I’m having company next week. A friend from Scotland is spending a few days with me while airfares are cheap and the weather isn’t too wintry. We’ll probably stroll the Chesapeake and Ohio Canal towpath, grab some grub at Dan’s Tap House and drop by Turn the Page Bookstore.
I have not had company stay overnight at my house for the past fourteen years, at least. The issue isn’t pathological introversion, though I’m VERY introverted, nor do I lack for friends whose company I enjoy.
I just didn’t have the energy. Company is a lot of work. There’s housecleaning to be done, meals to plan, errands that have to be taken care of ahead of time so company isn’t neglected while visiting. There’s clean up and then catch up, and the sheer effort of being “on” for several days at a time. Then there’s the fact that because I do not prioritize housework, getting the premises ready for company has become a sizeable undertaking.
But I’m doing it, and I’m pleased to be tackling the challenge. The spirit has long been willing, but the flesh… for years, the flesh has had all it can do to sit in an ergonomic office chair and type 2000 words a day. The tread desk was the next priority, the law office had to be tended to, and of course, the pets got their due. But I had nothing left for more than subsistence domestication.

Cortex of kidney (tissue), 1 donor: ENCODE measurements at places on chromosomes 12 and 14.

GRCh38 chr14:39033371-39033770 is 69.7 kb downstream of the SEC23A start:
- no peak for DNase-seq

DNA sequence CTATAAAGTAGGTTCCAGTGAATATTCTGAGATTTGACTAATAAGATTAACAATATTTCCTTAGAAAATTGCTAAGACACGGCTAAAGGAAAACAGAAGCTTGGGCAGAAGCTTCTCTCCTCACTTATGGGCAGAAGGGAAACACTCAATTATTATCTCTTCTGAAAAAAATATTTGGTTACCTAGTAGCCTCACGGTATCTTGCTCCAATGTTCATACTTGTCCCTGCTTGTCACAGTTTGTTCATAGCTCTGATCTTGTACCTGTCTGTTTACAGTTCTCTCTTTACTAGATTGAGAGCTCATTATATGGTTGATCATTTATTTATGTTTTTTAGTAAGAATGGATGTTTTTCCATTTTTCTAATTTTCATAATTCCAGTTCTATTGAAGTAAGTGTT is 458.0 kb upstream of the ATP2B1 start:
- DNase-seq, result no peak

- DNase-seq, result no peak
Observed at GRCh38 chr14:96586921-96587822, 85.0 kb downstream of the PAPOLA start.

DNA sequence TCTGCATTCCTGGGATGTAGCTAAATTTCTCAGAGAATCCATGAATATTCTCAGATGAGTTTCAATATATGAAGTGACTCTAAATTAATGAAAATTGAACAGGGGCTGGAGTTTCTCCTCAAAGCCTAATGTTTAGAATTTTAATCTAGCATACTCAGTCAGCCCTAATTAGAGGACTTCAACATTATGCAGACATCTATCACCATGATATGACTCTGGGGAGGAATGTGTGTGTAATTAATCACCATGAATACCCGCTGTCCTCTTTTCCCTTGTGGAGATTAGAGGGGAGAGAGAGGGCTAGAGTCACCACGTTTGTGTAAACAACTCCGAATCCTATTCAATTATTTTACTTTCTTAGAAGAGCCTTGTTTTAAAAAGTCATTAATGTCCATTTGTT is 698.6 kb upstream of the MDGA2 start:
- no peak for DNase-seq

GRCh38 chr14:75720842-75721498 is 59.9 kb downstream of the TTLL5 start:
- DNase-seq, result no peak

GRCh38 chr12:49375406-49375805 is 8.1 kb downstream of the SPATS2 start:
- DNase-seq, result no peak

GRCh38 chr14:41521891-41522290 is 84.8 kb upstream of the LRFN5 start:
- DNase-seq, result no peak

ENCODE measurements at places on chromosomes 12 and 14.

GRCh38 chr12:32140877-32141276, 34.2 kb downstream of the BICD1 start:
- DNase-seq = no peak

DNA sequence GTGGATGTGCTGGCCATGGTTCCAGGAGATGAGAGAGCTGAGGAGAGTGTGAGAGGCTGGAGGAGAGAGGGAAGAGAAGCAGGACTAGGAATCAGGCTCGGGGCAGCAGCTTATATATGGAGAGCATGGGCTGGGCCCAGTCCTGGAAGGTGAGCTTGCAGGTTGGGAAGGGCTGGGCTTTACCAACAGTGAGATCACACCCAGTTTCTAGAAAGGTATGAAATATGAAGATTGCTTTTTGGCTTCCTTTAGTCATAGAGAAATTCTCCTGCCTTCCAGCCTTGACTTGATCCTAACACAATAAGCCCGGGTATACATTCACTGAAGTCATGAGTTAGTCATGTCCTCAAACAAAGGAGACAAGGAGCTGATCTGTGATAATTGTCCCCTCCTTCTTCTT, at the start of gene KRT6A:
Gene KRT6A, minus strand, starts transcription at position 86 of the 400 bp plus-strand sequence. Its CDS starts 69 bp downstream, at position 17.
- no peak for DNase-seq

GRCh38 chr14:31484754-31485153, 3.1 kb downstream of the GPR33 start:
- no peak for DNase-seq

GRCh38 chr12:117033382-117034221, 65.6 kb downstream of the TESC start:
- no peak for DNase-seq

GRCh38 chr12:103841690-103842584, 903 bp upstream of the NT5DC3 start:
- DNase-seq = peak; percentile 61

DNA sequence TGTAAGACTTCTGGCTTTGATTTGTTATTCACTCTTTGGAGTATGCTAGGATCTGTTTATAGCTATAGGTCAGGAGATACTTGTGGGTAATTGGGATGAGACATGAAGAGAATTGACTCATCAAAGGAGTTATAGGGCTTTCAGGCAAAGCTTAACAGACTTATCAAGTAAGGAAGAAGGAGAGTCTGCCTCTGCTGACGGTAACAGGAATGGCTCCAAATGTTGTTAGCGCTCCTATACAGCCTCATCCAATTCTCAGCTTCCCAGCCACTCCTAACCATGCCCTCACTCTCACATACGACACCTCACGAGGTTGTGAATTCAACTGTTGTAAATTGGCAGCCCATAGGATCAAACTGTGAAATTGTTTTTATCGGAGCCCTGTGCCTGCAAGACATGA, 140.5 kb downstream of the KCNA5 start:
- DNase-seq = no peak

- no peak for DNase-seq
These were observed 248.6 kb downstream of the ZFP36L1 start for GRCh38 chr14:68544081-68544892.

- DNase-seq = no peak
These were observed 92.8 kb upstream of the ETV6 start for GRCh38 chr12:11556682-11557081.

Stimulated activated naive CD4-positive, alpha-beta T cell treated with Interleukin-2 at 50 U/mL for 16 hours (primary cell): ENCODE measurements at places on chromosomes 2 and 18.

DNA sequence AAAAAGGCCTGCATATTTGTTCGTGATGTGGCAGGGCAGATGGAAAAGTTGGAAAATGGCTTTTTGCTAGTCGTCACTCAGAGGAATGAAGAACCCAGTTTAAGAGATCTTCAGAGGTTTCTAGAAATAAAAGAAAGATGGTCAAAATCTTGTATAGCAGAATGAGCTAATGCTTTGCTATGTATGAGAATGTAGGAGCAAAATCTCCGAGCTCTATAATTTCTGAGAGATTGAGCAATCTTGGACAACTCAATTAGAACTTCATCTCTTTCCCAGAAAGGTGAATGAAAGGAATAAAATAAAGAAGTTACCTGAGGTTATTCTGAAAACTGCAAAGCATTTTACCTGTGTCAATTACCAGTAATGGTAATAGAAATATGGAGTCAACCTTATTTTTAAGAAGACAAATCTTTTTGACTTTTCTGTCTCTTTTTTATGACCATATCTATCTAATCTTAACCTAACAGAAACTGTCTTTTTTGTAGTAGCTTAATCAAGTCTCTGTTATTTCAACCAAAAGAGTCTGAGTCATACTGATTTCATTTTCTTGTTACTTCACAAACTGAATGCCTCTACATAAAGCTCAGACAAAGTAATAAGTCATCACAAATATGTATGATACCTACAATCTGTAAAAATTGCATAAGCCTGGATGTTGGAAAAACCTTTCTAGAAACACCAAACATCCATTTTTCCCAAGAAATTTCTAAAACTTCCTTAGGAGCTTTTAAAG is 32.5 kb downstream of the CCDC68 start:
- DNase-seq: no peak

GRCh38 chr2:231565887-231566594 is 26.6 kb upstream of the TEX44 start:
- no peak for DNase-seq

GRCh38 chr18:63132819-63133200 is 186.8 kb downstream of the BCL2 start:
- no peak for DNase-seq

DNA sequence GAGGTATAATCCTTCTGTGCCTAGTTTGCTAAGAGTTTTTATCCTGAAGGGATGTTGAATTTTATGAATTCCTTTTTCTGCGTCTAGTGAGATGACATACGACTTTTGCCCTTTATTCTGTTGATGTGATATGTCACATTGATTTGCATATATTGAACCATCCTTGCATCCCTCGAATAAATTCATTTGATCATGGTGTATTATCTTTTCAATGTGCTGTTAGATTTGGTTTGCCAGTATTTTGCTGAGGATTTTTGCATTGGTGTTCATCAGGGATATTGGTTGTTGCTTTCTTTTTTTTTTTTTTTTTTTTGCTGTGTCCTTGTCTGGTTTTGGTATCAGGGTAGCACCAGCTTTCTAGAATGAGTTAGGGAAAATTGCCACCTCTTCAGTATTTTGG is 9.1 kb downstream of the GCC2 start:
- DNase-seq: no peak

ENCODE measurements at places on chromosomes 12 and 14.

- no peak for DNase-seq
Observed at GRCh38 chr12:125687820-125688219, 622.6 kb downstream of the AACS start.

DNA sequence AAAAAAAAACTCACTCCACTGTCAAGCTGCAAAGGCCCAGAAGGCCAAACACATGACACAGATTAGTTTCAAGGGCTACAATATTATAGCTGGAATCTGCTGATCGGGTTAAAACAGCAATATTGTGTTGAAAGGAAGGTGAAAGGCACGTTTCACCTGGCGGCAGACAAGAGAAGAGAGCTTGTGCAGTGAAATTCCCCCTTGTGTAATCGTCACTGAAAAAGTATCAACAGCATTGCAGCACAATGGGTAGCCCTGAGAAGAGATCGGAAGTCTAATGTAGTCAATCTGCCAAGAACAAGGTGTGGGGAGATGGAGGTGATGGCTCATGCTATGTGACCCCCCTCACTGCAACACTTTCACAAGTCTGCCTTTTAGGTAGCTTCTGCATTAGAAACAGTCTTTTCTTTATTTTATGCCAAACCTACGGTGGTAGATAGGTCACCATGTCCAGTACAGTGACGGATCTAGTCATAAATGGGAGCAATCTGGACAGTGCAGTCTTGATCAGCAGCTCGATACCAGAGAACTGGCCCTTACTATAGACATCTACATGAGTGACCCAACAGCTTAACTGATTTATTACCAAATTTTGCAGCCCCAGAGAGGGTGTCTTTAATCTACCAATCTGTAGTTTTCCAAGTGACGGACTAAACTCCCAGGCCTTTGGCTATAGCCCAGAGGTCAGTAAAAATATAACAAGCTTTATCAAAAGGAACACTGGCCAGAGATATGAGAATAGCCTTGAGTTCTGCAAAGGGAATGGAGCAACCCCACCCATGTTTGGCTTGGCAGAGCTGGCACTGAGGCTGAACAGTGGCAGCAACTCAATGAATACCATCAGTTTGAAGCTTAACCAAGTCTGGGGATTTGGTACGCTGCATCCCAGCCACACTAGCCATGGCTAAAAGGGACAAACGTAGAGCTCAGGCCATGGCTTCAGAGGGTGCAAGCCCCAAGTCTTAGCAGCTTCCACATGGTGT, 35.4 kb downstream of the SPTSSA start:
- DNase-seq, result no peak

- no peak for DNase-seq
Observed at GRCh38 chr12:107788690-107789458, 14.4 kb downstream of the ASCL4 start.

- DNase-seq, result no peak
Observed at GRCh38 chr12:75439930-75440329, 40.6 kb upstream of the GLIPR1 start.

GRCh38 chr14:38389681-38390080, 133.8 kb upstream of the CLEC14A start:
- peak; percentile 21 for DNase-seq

When I went to the doc a couple months ago, I made my usual lament: Got no juice to spare, and the usual suspects–bad sleep, bad diet, low iron, thyroid disease, Lyme disease–have all been addressed. The doc, a nice lady of mature years to whom I’ve been singing the “no juice” blues for YEARS, asked, “What about B12?”
What about B12? “I had an uncle with pernicious anemia. Showed up in his fifties. I don’t think I’ve been tested for it.”
I got tested, and whaddya know, I needed B12. I started the shots, and within a week, I felt as if somebody had wiped the bug-splat off my mental windshield, as if the sun had come out. I’m not turning handsprings physically, but my mental engine still has compression at noon for a change. I wish I’d thought to test B12 sooner, because I look around now and see a cruddy house that should be cute and cozy (and will be!), a diminished social life, missed opportunities with friends, and other symptoms that could have been so easily treated if somebody had just taken a half-decent family history.
Now, I wonder what other B12’s are lurking in that family history, and in the routines and environments I’ve built up around myself. Sometimes, everything turns on finding the pea under the mattresses, on asking even one casual, obvious-in-hindsight question. Are there peas lurking under your mattress? Small changes that have made a big impact? Little questions that have led to big insights?
To one commenter, I’ll send one of those praline and truffle assortments from the Highland Chocolatier, because that choice was VERY popular last week.